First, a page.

This project considers a new application of crowd control, namely, keeping the public safe during large scale demonstrations. This problem is difficult for a variety of reasons, including limited access to informative sensing and effective actuation mechanisms, as well as limited understanding of crowd psychology and dynamics. This project takes a first step towards solving this problem by formulating a crowd state prediction problem in consideration of recent work involving crowd behavior identification, crowd movement modeling, and crowd psychology modeling. We build a non-linear crowd behavior model incorporating components of personality modeling, human emotion modeling, group opinion dynamics, and group movement modeling. This model is then linearized and used to build a state observer whose effectiveness is then tested on system outputs from both non-linear and linearized models. We show that knowledge of the crowd emotion equilibrium is necessary for zero-error convergence; however, other parameters, such as individual personality parameters of crowd agents, may be approximated and zero-error convergence still achieved given the crowd equilibrium point and sign of agent opinions. We conclude that using this model class to predict live crowd emotion may be impractical due to the need for knowledge of individual agent personality parameters to simulate the crowd equilibrium. Directions for future work are discussed.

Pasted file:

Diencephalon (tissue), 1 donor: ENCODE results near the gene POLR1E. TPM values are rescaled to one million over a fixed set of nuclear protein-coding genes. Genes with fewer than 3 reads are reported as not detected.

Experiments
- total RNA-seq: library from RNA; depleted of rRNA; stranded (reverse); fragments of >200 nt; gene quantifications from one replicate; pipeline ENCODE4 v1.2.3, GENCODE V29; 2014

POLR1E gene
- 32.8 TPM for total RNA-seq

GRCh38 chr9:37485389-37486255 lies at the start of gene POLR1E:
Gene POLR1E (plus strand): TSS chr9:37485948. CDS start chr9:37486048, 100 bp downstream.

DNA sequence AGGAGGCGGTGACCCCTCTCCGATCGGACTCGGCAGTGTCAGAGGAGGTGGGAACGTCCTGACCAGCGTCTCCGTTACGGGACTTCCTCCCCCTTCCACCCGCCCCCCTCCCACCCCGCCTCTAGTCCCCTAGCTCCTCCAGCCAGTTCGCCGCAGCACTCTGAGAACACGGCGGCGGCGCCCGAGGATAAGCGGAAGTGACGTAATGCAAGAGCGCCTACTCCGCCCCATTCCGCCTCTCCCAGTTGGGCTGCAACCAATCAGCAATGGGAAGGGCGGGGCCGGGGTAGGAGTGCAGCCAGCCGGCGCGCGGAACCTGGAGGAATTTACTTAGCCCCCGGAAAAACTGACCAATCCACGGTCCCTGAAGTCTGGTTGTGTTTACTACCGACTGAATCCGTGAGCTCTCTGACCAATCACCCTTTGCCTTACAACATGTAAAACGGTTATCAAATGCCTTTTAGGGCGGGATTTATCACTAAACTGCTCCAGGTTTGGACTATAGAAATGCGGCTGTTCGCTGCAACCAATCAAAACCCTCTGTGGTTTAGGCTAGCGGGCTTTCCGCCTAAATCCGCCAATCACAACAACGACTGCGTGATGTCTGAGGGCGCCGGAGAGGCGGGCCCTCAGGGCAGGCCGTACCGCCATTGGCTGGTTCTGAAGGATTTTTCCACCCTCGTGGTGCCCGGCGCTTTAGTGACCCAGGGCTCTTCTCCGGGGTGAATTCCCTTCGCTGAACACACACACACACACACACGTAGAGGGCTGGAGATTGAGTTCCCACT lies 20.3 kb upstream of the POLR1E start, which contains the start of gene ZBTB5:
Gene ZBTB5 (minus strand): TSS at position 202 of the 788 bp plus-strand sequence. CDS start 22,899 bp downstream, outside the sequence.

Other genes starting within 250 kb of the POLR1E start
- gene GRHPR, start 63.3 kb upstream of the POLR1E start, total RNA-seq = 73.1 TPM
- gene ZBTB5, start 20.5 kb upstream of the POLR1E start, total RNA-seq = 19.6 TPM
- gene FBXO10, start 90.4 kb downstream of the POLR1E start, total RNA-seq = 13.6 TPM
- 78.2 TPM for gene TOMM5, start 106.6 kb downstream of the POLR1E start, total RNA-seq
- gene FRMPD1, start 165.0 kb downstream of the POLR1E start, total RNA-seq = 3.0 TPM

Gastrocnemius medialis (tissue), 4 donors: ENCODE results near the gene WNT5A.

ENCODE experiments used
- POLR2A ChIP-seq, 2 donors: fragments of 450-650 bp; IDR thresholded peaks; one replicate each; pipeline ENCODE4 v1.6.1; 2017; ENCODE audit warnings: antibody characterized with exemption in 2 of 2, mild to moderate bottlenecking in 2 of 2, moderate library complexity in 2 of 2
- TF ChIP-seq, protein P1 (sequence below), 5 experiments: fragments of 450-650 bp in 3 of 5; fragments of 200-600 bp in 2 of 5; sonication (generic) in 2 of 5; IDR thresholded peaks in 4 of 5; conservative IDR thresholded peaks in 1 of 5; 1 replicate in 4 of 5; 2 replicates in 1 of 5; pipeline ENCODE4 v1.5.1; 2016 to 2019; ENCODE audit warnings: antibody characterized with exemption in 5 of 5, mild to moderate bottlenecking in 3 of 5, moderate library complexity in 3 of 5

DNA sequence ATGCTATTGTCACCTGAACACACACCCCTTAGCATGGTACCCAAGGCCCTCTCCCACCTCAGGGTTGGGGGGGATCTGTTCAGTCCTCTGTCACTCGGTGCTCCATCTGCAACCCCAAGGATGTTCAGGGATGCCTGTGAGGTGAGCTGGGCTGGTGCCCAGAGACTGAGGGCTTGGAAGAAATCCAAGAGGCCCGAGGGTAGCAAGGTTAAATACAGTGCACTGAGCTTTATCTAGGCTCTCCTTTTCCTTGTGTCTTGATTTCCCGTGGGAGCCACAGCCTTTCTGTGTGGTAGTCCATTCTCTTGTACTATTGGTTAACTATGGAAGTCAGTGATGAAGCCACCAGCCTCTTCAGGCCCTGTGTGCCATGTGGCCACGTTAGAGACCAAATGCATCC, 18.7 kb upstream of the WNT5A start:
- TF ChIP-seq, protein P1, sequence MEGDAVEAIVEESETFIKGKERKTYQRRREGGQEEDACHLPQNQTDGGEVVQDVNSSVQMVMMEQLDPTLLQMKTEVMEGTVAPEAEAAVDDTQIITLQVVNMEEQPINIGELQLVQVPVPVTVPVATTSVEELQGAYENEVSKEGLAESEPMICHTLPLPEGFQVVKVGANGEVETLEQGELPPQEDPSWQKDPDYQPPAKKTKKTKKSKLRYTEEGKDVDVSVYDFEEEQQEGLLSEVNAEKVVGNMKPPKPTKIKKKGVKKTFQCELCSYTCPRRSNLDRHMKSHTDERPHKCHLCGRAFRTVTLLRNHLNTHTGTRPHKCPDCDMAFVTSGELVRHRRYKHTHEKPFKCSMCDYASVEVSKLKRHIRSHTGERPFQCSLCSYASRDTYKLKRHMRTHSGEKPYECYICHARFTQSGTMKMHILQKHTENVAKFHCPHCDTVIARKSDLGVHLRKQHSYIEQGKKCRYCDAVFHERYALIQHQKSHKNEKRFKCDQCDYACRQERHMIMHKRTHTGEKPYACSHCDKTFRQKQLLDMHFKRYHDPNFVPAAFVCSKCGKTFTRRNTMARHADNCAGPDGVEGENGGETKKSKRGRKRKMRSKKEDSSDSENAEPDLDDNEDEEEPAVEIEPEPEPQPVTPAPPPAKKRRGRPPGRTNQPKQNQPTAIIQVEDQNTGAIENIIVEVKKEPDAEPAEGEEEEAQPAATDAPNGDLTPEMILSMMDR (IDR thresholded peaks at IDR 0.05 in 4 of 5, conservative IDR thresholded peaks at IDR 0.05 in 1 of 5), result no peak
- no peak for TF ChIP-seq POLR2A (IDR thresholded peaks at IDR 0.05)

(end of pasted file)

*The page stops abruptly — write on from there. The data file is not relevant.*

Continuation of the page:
College and Department
Physical and Mathematical Sciences
BYU ScholarsArchive Citation
Butler, Brooks A., "Formulating a Crowd State Prediction Problem for Application to Crowd Control" (2020). Theses and Dissertations. 8718.
Networks, estimation, contagion, emotion, modeling